In the world of the video poker, good play consists of setting reasonable goals, losing a comfortable pre-set limit, or walking away with a satisfying win of a few dollars to many thousands or more.
It is a concept built on discipline, and an ability to outthink, outsmart, and outplay institutions that have always believed that their long term advantage over the masses would never have been deciphered.
The bulk of players, however, have been misled or has misled themselves into accepting that it’s OK to lose 70% to 80% of the time, of course with the promise that the many small losses will hopefully be overcome by a few big hits.
I think most of you know by now that I firmly fit the side of the balance sheet where common sense reigns.
My professional play has been extremely successful through the adaptation and commitment to rules that are strictly adhered to every time I play, while my recreational play is successful in taking small, very short-term profits from time to time.
Yet when I do play for the fun of it all, those separate results are always unprofitable at the end of each year ”” mainly because I may sit at a quarter or dollar machine for several hours waiting on someone or something that defines my schedule for that particular time.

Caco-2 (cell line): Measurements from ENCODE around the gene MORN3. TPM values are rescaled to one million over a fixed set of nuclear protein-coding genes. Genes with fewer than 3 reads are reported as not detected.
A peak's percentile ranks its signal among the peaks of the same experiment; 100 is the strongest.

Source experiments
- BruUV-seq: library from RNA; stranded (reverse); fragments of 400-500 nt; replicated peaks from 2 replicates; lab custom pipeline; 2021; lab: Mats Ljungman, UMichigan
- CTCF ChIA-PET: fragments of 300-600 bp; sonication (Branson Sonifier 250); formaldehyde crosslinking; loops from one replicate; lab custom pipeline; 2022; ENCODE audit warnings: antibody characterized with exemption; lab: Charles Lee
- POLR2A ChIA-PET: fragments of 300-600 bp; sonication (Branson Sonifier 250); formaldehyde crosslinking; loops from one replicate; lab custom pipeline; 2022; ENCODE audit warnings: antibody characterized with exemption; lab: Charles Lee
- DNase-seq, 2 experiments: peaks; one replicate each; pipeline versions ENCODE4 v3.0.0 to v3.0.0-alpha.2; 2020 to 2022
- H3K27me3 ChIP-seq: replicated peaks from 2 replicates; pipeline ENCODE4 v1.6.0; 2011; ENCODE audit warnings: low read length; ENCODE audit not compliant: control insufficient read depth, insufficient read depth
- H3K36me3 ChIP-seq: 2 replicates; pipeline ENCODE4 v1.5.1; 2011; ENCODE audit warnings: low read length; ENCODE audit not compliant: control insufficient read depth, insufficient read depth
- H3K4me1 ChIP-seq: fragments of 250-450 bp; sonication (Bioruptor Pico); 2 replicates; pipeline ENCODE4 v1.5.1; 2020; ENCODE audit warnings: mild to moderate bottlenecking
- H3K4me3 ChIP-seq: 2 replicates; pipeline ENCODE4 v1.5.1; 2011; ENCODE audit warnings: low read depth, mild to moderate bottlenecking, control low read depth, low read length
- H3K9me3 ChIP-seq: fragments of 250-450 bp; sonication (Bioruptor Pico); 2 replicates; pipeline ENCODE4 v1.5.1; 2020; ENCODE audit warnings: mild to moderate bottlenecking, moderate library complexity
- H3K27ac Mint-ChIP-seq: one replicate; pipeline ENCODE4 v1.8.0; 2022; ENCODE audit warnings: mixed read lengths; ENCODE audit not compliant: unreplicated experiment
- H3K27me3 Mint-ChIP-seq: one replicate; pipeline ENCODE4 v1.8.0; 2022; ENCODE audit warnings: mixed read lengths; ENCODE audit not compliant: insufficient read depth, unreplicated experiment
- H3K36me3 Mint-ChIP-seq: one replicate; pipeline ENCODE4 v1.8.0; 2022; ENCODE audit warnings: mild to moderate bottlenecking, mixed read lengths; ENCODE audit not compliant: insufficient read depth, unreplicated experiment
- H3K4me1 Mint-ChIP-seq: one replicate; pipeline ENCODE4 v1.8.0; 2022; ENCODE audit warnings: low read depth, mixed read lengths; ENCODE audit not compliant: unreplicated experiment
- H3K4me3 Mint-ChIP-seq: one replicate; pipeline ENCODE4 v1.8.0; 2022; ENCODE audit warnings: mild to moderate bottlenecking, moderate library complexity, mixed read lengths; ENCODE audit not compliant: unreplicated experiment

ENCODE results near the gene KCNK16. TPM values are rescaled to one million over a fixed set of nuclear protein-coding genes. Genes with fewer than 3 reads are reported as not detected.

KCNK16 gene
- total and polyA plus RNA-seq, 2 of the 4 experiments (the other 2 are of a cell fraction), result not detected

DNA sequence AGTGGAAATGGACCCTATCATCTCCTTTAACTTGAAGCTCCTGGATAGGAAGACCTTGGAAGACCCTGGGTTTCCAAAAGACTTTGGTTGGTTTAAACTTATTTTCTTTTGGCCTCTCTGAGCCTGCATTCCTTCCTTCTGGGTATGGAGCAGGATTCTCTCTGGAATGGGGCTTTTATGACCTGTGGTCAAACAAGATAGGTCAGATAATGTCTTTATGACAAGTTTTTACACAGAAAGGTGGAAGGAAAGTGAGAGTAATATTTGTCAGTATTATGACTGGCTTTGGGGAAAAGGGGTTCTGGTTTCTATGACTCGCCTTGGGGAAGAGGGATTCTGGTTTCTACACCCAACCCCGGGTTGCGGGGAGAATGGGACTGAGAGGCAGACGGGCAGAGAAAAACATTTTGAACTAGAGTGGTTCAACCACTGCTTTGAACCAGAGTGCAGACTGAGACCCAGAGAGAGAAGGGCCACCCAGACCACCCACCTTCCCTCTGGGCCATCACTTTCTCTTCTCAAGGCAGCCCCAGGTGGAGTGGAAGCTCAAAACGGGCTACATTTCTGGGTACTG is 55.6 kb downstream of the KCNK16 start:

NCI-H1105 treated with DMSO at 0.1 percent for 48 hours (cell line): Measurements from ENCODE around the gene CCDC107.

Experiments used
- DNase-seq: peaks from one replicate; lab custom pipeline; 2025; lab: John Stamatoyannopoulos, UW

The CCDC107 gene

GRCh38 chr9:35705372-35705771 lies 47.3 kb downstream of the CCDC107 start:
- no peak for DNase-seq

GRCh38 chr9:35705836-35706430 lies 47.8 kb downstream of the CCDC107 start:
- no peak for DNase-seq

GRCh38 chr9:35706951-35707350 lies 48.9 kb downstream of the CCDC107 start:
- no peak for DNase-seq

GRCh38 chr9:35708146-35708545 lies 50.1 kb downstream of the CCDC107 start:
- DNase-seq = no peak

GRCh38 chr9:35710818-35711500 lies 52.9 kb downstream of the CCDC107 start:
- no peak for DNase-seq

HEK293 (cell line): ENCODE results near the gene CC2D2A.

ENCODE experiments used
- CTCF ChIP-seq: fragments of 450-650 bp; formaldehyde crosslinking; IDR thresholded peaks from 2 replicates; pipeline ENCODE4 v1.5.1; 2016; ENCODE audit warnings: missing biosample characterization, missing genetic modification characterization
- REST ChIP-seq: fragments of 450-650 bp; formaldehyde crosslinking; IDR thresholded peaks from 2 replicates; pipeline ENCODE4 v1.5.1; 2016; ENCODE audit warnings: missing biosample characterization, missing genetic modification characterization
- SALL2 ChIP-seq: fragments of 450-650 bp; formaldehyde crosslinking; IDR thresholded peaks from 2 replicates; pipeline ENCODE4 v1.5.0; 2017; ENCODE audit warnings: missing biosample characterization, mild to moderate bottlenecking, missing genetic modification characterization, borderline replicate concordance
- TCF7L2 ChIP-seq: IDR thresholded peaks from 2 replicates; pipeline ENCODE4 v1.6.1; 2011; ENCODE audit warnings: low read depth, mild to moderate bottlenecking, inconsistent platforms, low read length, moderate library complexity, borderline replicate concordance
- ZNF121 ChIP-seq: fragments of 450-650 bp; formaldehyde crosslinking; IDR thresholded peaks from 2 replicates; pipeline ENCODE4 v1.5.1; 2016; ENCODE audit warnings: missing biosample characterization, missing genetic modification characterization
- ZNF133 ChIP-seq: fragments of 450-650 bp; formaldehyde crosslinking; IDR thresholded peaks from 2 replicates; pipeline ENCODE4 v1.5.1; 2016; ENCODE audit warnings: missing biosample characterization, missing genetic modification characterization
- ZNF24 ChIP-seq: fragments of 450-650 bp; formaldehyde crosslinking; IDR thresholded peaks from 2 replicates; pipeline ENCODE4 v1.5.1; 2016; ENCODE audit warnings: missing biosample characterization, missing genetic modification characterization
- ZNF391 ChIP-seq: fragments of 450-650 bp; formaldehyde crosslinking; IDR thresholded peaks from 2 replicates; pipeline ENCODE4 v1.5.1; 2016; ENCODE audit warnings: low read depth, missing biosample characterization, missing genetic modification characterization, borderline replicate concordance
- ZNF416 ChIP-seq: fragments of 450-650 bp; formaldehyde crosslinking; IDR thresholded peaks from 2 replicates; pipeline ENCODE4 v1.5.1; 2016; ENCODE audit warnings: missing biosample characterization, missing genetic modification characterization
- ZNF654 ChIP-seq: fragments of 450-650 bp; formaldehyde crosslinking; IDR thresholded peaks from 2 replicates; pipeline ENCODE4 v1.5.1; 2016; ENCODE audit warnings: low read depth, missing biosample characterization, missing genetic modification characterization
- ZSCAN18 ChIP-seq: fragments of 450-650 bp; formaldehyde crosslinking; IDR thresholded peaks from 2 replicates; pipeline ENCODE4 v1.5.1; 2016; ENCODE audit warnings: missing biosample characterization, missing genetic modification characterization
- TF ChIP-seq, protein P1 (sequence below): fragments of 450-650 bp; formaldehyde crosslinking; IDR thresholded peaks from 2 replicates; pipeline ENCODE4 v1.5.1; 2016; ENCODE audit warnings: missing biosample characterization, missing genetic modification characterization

There’s plenty of support for the "other side." Just recently I read where one of the more famous long-term advantage players blamed their losing year on the fact that they just didn’t get enough play in at the multi-plays that they were chasing.
Another very knowledgeable "advantage" player recently wrote about winning a million dollars in a 6-month span at high stakes video poker. It was meant to be a testament to extraordinary winning, but such apparent scientific play has an obvious other side to the story.
As blinding as this person’s winning may seem, do we live in a 6-month world? Do we suddenly stop playing high-limit games, or maybe more appropriately, are we able to stop?
Certainly, $1.1million over 18 or 24 months in video poker is far more impressive because of the amount of time entrenched in such a satisfying winning streak, is it not? And would it not give much more credibility to the long-term theory, especially for those in the video poker business?
The bottom line here is that at the end of the day, for every player everywhere, luck is the determining factor of their video poker fate. When you rely on science to pull you through because you have read the books and practiced until the keyboards wear out, you do nothing more than fall into the rut of having to play too much for your own good ”” financially and physically.
And then, your profitability remains in the hands of the gods of luck. That is why I chose to step back and look at all this nonsense from a sensible point of view. Understanding the mathematics of the game is a solid base from which to form your foundation of a winning strategy. But just as the casinos did not stop at that goal (more profit-making slot clubs were formed with enticing offers to addicted players), a winning player must use his or her human ability to overcome the force of the casino. Approaching the game as an art rather than a science has done that for me.